In honor of May being National Foster Care Month, Strengthening Families, Changing Lives is running a special series designed to give a voice to the many different perspectives of foster care and adoption. This series will feature guest posts by people with widely varying experiences.
by Emma Mildon
Peek-a-boo, a game many of us grew up with as children. You see your parent, they hide, and they come back. But what if they don’t come back? This blog post discusses the ‘peek-a-boo affect,’ and the abandonment issues many foster and adopted children face throughout their life.
I was adopted, and experienced a reluctance to let anyone get too close to me. By my mid-twenties, I was self-sabotaging a lot of my intimate relationships; not just testing my adoptive family (checking they were not going to leave), but also my girlfriends and boyfriends. I had this underlying fear that I was going to be left behind . . . and so, often cut people from my life before they had a chance to leave me.
The ‘peek-a-boo affect’ is common in children who have experienced adoption, foster care, or even divorce. A fear from childhood becomes ingrained in our behavior and set into our mind as a constant worry, and becomes part of us as we grow up into adulthood. It is the constant fear of being left; left out, left behind, excluded, and abandoned.
So how do you work with children to help them develop confidence in facing their abandonment issues, and develop skills and exercises to change their frame of thought? It is not rocket science – it is actually cartoons! It is as simple as Spiderman and Harry Potter, fictional characters who have been inspiring children through comics and books and film for years. And they were inspiring because they came from abandonment – orphaned, fostered, adopted. Cartoon heroes who transformed their lives from abandoned to amazing. The kids who wanted to change their circumstances, make the world a better place, make others feel safe, loved, protected – all the things that they had missed in their childhood and relationships.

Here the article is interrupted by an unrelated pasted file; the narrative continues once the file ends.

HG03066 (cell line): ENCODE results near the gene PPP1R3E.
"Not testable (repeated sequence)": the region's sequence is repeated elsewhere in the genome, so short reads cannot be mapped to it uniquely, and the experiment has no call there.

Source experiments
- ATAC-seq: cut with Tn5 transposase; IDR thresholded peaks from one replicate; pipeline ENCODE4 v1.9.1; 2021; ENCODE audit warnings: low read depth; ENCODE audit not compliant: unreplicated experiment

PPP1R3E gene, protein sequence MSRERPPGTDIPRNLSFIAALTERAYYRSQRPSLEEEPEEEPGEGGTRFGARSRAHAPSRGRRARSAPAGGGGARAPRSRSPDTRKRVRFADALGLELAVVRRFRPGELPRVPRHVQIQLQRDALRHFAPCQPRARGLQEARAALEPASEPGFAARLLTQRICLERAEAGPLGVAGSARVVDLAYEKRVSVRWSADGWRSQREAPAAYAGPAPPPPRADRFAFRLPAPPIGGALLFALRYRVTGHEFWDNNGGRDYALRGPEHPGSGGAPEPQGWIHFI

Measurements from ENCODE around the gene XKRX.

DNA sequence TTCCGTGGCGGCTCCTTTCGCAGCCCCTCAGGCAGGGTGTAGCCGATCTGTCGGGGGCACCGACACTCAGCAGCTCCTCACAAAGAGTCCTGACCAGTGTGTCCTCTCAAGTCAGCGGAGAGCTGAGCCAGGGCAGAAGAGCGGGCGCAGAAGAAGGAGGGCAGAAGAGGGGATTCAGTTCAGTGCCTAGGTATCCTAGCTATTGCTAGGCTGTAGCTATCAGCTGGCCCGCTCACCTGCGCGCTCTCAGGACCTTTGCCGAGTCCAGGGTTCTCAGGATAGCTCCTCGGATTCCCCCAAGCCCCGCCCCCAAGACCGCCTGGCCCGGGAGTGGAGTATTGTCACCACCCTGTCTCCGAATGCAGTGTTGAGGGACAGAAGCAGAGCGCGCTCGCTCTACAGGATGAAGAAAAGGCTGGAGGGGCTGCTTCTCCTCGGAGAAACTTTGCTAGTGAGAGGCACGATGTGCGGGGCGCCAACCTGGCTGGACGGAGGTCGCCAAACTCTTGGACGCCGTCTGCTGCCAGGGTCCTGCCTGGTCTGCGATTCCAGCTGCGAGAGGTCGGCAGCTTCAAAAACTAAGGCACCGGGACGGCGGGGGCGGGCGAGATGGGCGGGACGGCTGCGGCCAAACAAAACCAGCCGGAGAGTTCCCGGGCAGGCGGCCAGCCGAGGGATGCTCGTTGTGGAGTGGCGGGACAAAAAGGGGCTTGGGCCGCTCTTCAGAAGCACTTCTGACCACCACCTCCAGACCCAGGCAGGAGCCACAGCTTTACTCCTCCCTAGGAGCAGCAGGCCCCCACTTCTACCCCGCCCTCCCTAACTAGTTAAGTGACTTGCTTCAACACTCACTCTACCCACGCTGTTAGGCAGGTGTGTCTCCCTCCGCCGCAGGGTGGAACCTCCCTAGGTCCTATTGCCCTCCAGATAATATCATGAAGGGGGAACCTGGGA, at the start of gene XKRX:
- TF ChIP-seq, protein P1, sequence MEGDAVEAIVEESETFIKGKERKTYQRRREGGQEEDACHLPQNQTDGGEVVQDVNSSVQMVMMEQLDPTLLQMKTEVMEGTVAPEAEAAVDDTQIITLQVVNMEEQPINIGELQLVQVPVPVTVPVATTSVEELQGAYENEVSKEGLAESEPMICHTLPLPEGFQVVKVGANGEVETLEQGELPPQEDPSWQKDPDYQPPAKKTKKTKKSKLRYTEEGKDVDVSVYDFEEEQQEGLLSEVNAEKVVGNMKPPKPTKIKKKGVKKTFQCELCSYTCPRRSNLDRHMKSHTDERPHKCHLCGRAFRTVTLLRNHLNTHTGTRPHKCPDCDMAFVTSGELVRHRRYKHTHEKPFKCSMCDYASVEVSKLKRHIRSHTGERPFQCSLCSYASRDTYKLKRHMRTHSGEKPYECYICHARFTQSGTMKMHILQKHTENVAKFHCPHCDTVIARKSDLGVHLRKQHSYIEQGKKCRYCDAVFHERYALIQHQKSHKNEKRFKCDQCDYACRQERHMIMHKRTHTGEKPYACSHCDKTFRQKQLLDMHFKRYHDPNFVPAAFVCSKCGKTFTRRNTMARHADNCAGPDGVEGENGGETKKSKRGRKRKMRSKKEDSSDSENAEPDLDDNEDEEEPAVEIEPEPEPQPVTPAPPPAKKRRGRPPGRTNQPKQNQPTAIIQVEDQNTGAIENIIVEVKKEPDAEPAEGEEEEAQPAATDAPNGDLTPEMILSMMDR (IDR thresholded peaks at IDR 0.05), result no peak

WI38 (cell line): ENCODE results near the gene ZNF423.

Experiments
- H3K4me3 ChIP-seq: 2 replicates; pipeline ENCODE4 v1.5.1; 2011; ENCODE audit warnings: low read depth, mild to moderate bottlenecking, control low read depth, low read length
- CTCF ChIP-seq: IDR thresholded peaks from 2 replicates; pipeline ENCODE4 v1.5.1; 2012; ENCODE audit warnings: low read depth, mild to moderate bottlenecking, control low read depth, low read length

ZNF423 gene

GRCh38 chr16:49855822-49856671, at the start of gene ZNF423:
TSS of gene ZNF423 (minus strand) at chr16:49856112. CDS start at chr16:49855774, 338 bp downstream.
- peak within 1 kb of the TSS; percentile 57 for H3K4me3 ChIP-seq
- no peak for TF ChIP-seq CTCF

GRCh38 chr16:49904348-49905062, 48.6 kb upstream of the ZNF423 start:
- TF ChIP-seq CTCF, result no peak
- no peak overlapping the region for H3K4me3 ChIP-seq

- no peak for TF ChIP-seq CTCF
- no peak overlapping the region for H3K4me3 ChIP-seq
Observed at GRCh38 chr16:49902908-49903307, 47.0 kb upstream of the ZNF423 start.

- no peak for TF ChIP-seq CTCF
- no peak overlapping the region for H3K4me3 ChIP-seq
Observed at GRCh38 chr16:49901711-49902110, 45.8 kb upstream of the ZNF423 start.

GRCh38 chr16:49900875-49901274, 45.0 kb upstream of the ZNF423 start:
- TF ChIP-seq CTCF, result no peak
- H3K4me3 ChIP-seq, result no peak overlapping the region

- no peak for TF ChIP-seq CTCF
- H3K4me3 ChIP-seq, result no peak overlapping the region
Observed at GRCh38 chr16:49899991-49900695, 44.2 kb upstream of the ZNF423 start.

Take, for example these characters:
- Harry Potter was orphaned. His parents were killed by evil wizard Lord Voldemort.
- Batman (Bruce Wayne) and Robin (Dick Grayson) – their parents’ murders turned them to fighting crime.
- Mowgli of The Jungle Book was lost by his parents and raised by wolves.
- Superman was sent to Earth without his parents from his doomed home planet.
- Tarzan was raised by apes after the deaths of his parents.
- In Nemo, Nemo’s mother dies, leaving him in a single parent family.
- Cinderella was orphaned and left to live with her step-family.
- Spiderman was orphaned and brought up by his grandparents.
- Wolverine was abandoned by parents for being a mutant.
- Snow White was orphaned by the death of her father the King.
- James Bond was orphaned by the death of both of his parents, who were killed in an accident.
Some Tips for Parents
- EDUCATE – Books! Growing up I was actually told I was adopted through a children’s picture book titled “Why Was I Adopted.” (Editor’s note: For kids in foster care, the book “Maybe Days” is a good option.) Books help children to understand why, and help them recognize the different start to their life, and why they are special. Also, I always made the connection between my favorite super heroes and what I had in common with them!
- COMMUNICATE – Openness – children are curious. I would constantly ask my adoptive mother questions about adoption. Try not to take curious questions personally, and try to remain open and honest. Your children will appreciate it when they are older.
- LOVE – Accept your child’s journey through adoption. And never fear about your relationship with them – you are raising them, you will always be thought of as their mother or father even if you are not blood. Your relationship with them is sacred.
- INSPIRE – you are an inspiration for adopting or fostering a child. You gave a child love, hope, and a second chance! Inspire others to do the same, there are so many children in this world with no home. Everyone deserves the presence of love in their life.
Tips for Foster and Adopted Kids
- KNOW – Know that you are special. You were chosen by your new parents, not unwanted by your old ones. You are part of a very big family full of successful leaders, innovators, and inventors who also started their life with abandonment.
- INSPIRE – Surround yourself with inspiration. Learn about others who have walked in your shoes and the things that they have achieved. Focus on your goals, dreams and aspirations and know that you can achieve great things!
- GRATITUDE – Thank the people around you who are helping you, loving you and inspiring you. Let them know you appreciate what they do for you. Let them know how they have changed your life.